Ultimately, Miles was robbed of the win, since McLaren’s car had started farther back in the field and had therefore covered a greater distance – eight meters, or 26 feet – in the same time. With Hutcherson at the wheel, the sole remaining Holman-Moody entry had delivered a podium sweep for Ford, a result that even Henry Ford II could not have envisioned. While two Ferraris finished in the top-10, both were 275 GTB Competizione models fielded by privateer teams; none of the 330 P3s entered by Scuderia Ferrari finished the race.
Following its time in the spotlight, chassis P/1016 was returned to the United States, cleaned up by Holman-Moody, then taken by Shelby American on a Ford dealership promotional tour across the Southeastern United States. When the tour concluded in December 1966, P/1016 was returned to Holman-Moody, where it was prepared for the 1967 24 Hours of Daytona.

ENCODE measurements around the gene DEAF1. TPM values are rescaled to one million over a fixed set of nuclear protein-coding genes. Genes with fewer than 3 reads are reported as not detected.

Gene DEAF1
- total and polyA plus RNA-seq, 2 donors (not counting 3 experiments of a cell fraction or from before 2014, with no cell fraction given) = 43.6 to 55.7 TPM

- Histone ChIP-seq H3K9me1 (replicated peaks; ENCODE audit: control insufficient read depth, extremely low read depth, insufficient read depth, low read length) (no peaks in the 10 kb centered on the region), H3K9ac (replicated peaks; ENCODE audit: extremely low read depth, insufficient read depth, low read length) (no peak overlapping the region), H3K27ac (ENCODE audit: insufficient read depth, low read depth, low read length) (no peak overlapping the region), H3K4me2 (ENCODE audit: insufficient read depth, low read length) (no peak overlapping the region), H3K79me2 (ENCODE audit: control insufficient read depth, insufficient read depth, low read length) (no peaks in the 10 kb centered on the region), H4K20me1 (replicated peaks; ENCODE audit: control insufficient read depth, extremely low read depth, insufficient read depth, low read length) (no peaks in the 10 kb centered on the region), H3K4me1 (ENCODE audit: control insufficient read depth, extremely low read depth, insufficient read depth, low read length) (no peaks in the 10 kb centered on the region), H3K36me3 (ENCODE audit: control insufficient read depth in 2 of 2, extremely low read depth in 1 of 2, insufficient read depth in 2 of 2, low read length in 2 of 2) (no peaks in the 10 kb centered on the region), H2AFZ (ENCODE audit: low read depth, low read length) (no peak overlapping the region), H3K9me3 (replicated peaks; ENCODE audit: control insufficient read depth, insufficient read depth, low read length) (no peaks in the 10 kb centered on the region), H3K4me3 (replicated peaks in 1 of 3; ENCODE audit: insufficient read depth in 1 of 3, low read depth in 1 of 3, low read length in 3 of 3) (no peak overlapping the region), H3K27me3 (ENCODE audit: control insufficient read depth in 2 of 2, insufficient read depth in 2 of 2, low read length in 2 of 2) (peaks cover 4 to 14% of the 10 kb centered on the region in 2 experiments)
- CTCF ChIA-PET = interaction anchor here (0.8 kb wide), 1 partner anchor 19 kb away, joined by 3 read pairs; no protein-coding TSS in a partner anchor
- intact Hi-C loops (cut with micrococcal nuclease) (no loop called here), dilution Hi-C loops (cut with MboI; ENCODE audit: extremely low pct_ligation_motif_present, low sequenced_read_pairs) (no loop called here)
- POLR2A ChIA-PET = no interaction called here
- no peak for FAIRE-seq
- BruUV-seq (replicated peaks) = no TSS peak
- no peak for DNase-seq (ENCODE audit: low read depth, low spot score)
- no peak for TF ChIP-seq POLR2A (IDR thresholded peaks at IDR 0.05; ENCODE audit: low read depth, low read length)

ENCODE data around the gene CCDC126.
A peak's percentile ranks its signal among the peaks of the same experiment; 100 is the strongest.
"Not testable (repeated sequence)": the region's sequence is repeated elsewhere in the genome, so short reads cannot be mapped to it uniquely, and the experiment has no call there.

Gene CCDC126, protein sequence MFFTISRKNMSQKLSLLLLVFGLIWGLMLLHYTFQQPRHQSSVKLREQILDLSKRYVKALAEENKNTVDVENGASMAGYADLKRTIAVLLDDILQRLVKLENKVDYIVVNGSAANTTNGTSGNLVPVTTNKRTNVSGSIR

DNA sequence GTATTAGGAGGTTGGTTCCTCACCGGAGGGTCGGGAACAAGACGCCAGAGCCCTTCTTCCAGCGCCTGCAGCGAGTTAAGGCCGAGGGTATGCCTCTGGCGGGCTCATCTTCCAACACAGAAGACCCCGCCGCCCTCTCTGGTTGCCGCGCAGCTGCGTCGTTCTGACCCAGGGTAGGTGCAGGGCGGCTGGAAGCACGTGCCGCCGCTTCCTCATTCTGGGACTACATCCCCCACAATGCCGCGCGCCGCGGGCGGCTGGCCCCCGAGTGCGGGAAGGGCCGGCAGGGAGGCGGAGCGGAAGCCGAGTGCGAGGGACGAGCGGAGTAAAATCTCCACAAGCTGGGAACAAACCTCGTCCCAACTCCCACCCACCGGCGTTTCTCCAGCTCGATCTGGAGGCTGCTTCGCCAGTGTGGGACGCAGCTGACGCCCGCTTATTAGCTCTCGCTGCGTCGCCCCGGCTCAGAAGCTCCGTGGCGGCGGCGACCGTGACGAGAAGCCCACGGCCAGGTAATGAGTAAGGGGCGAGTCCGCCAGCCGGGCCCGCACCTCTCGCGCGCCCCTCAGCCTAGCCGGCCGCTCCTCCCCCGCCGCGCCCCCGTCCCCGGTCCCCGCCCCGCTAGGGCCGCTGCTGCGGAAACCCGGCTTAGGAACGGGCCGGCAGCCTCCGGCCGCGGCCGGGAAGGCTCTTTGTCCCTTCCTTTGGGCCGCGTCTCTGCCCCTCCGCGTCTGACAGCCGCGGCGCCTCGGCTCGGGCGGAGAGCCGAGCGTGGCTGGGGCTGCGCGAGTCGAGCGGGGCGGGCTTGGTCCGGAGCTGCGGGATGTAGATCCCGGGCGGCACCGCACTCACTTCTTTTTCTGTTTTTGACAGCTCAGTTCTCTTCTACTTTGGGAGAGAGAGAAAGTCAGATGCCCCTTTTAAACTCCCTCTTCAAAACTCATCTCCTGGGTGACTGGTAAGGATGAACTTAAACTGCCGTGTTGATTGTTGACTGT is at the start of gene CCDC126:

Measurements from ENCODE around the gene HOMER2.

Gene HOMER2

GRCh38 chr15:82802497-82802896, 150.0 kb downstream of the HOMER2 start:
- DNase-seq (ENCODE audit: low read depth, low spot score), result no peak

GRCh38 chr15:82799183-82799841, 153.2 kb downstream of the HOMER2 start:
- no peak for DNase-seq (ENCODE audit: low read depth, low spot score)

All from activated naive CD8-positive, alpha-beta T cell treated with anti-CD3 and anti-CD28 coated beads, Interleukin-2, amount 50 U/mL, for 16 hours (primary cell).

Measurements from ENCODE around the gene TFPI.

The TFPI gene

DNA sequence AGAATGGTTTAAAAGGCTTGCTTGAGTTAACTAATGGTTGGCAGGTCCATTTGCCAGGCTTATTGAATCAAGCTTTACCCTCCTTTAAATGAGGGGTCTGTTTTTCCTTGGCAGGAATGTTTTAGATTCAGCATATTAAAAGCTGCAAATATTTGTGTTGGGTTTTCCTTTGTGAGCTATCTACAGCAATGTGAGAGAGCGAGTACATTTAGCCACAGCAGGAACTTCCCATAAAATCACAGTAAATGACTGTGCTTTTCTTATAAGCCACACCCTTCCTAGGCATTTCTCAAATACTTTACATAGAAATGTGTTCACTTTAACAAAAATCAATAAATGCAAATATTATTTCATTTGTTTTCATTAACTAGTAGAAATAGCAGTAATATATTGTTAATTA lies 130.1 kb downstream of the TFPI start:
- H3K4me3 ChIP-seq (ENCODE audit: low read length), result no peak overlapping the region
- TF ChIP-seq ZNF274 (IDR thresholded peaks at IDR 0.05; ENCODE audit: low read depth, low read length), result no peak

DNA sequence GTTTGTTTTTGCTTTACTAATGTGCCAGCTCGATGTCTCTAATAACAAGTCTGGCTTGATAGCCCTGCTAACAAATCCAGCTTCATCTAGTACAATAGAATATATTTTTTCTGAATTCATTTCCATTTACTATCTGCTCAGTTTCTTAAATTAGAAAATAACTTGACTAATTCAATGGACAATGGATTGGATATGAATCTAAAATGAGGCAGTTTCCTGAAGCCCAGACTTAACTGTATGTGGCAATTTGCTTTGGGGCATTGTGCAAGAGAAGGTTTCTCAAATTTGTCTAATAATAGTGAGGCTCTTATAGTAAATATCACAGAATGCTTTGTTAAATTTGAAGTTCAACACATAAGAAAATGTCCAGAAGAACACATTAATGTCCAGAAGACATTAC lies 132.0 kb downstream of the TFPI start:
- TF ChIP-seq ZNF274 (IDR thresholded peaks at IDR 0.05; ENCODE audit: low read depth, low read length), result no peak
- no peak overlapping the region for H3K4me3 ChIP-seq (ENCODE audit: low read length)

Wearing number 4 and painted gold with black sill stripes, the car was driven by Mark Donohue and Peter Revson, but retired early after suffering transmission failure. Next, it was again flown to France to participate in the April 1967 Le Mans Trials, where it carried the number 2 and was driven by Donohue and McLaren. Its initial racing career over, P/1016 was returned to the United States and placed in storage in Charlotte, North Carolina, before being restored by Holman-Moody, which kept its Le Mans Trials livery (per Ford’s direction) but mistakenly assigned it chassis tag P/1015, the serial number of Miles’ second-place 1966 Le Mans car. This would cause confusion over the car’s identity for decades, until it was positively identified as P/1016 in the late 1980s or early 1990s.